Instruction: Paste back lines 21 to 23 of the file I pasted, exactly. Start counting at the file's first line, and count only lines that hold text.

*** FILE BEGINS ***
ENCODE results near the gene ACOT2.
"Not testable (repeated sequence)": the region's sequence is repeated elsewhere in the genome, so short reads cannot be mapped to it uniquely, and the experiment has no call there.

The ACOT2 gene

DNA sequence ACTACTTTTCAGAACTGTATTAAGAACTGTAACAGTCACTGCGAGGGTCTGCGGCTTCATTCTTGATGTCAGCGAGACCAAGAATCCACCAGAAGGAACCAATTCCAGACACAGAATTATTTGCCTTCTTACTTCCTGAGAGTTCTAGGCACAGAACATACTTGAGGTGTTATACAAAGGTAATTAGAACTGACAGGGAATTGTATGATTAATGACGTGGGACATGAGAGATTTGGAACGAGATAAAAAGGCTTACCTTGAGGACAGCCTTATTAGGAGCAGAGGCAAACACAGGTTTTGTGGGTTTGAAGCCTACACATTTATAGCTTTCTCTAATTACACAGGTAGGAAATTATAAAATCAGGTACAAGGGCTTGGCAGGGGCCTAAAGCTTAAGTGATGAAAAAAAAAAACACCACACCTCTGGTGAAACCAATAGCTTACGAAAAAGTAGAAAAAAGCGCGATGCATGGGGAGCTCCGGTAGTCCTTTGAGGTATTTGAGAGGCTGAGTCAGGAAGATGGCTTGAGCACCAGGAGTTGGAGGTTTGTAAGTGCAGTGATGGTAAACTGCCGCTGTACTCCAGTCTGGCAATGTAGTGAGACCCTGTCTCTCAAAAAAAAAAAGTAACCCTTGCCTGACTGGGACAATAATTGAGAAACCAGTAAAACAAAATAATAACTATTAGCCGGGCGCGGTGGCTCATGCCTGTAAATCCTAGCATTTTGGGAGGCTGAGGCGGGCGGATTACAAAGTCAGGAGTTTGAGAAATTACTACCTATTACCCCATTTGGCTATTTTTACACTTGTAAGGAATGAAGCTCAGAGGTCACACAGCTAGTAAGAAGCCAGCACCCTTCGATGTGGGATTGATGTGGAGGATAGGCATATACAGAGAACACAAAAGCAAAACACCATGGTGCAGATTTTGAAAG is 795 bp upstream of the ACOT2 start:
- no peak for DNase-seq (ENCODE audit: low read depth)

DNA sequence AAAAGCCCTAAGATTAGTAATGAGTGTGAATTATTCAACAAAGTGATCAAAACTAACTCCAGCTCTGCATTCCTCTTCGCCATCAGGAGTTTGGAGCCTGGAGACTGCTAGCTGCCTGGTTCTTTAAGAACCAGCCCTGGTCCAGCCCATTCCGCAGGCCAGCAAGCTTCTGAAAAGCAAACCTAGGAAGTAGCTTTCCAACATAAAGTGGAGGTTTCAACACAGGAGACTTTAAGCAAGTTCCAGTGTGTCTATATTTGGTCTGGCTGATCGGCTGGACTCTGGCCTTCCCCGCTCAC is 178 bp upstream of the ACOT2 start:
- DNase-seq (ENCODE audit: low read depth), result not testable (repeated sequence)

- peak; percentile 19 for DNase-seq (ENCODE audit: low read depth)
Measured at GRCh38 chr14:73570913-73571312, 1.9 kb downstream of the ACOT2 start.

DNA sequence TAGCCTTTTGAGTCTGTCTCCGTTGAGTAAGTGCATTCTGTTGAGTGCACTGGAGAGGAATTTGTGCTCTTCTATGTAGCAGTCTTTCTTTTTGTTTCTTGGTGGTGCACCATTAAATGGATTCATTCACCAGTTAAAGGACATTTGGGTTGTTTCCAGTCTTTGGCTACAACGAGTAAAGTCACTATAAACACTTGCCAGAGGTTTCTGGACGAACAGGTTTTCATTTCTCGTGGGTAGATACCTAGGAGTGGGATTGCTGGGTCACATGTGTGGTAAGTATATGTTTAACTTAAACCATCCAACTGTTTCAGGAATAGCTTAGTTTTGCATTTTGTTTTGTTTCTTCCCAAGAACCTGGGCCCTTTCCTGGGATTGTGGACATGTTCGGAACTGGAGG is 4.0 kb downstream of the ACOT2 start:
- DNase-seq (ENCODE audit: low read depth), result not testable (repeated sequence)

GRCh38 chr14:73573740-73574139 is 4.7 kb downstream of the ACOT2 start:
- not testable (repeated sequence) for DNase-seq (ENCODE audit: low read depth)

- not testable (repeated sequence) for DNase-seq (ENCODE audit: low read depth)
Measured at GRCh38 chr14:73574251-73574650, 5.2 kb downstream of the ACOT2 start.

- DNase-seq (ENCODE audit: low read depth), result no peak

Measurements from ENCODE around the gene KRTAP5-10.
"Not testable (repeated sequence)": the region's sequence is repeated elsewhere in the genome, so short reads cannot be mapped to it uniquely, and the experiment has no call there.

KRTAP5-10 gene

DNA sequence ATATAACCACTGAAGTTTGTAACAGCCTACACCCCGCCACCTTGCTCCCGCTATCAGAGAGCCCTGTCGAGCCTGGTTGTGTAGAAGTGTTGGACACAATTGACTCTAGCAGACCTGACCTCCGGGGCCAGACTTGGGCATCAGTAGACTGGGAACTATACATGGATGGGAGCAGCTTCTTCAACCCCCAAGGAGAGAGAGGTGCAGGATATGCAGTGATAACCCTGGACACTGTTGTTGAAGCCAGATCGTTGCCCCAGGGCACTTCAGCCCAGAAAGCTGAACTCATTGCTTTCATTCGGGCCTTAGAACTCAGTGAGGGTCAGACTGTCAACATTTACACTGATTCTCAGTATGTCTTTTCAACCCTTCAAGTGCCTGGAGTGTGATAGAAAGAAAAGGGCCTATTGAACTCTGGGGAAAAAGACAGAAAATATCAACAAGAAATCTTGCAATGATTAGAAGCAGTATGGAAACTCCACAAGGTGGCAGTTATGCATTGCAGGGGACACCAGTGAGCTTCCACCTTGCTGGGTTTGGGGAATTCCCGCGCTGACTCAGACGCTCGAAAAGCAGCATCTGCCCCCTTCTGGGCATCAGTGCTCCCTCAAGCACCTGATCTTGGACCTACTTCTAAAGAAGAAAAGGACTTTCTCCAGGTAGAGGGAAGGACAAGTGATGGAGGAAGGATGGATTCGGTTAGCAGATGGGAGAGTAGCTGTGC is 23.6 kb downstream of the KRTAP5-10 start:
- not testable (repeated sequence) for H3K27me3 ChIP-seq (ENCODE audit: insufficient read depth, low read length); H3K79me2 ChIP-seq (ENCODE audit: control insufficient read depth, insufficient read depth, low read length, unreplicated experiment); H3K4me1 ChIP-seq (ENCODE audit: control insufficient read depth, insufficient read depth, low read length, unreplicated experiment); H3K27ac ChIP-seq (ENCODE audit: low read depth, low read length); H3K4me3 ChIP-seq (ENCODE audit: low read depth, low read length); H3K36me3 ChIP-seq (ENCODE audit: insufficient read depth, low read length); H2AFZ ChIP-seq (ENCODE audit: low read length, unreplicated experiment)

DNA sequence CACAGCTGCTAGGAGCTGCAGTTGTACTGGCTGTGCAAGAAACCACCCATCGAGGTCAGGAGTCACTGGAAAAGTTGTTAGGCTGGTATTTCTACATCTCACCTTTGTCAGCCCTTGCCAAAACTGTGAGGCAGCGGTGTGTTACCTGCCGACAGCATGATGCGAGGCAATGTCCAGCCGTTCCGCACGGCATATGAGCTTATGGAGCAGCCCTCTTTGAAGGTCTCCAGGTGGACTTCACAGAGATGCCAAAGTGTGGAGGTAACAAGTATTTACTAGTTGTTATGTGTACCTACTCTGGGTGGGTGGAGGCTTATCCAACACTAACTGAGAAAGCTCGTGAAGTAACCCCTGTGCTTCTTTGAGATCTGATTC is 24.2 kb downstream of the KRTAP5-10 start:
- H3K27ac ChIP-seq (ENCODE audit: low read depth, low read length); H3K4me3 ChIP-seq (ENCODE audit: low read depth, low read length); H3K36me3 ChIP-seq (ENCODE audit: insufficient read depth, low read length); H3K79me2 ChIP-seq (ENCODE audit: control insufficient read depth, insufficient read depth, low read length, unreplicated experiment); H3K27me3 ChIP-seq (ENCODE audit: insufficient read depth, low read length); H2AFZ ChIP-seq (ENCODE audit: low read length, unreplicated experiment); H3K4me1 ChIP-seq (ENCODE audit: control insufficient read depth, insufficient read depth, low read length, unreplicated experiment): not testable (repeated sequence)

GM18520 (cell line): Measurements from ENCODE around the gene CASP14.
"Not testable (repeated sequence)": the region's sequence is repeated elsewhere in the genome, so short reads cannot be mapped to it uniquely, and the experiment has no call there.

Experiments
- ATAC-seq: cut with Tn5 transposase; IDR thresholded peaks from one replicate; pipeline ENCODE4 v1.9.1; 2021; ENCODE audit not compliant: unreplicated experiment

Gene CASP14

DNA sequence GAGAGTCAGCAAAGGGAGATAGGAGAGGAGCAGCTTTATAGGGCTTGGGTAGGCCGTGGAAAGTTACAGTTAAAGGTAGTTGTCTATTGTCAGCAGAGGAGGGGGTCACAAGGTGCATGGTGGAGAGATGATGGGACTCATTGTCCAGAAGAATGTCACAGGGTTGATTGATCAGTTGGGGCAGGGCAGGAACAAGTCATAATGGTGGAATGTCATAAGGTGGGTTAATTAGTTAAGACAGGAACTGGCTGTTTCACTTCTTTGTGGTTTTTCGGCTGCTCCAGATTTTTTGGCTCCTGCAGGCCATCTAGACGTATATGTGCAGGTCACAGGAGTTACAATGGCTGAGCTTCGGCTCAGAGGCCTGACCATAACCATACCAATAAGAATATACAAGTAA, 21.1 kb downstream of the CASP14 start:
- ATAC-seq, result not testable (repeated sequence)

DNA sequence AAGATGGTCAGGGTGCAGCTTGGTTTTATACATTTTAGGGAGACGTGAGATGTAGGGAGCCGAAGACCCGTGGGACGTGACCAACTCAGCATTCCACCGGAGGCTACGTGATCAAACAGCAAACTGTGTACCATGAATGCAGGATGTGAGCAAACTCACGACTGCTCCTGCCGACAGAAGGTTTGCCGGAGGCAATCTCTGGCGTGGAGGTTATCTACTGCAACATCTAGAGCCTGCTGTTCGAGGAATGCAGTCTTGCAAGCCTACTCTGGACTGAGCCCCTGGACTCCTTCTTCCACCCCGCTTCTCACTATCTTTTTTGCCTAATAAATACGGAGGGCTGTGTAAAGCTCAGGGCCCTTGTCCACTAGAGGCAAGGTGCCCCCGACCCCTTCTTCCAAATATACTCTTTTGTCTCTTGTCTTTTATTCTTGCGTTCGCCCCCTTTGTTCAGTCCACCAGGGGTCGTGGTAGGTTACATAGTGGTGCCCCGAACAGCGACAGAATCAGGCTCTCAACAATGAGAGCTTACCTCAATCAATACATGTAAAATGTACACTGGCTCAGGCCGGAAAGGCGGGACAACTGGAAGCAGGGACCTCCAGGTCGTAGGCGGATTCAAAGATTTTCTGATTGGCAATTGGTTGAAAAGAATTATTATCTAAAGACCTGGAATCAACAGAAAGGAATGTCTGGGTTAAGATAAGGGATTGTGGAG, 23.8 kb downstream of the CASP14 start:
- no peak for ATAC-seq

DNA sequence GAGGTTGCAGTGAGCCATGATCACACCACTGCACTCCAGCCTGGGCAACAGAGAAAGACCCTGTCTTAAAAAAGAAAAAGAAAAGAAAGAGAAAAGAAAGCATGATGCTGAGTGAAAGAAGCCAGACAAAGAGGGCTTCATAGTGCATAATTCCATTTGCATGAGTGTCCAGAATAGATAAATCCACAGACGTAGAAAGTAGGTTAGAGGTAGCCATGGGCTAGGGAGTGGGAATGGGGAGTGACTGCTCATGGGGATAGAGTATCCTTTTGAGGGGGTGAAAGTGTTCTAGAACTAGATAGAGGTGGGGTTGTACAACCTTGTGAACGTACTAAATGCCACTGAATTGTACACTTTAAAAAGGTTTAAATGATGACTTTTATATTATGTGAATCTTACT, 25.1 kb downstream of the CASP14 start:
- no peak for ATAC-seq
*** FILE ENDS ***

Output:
- not testable (repeated sequence) for H3K27me3 ChIP-seq (ENCODE audit: insufficient read depth, low read length); H3K79me2 ChIP-seq (ENCODE audit: control insufficient read depth, insufficient read depth, low read length, unreplicated experiment); H3K4me1 ChIP-seq (ENCODE audit: control insufficient read depth, insufficient read depth, low read length, unreplicated experiment); H3K27ac ChIP-seq (ENCODE audit: low read depth, low read length); H3K4me3 ChIP-seq (ENCODE audit: low read depth, low read length); H3K36me3 ChIP-seq (ENCODE audit: insufficient read depth, low read length); H2AFZ ChIP-seq (ENCODE audit: low read length, unreplicated experiment)

DNA sequence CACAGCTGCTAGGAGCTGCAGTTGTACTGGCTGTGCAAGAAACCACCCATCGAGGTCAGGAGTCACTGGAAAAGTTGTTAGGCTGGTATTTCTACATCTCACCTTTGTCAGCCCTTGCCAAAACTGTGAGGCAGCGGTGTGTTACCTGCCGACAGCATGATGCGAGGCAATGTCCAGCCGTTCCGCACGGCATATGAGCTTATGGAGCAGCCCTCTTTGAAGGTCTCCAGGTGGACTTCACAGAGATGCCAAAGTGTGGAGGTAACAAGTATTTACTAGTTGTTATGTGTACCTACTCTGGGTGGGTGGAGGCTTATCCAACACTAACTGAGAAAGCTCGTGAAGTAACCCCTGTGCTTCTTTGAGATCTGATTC is 24.2 kb downstream of the KRTAP5-10 start:
- H3K27ac ChIP-seq (ENCODE audit: low read depth, low read length); H3K4me3 ChIP-seq (ENCODE audit: low read depth, low read length); H3K36me3 ChIP-seq (ENCODE audit: insufficient read depth, low read length); H3K79me2 ChIP-seq (ENCODE audit: control insufficient read depth, insufficient read depth, low read length, unreplicated experiment); H3K27me3 ChIP-seq (ENCODE audit: insufficient read depth, low read length); H2AFZ ChIP-seq (ENCODE audit: low read length, unreplicated experiment); H3K4me1 ChIP-seq (ENCODE audit: control insufficient read depth, insufficient read depth, low read length, unreplicated experiment): not testable (repeated sequence)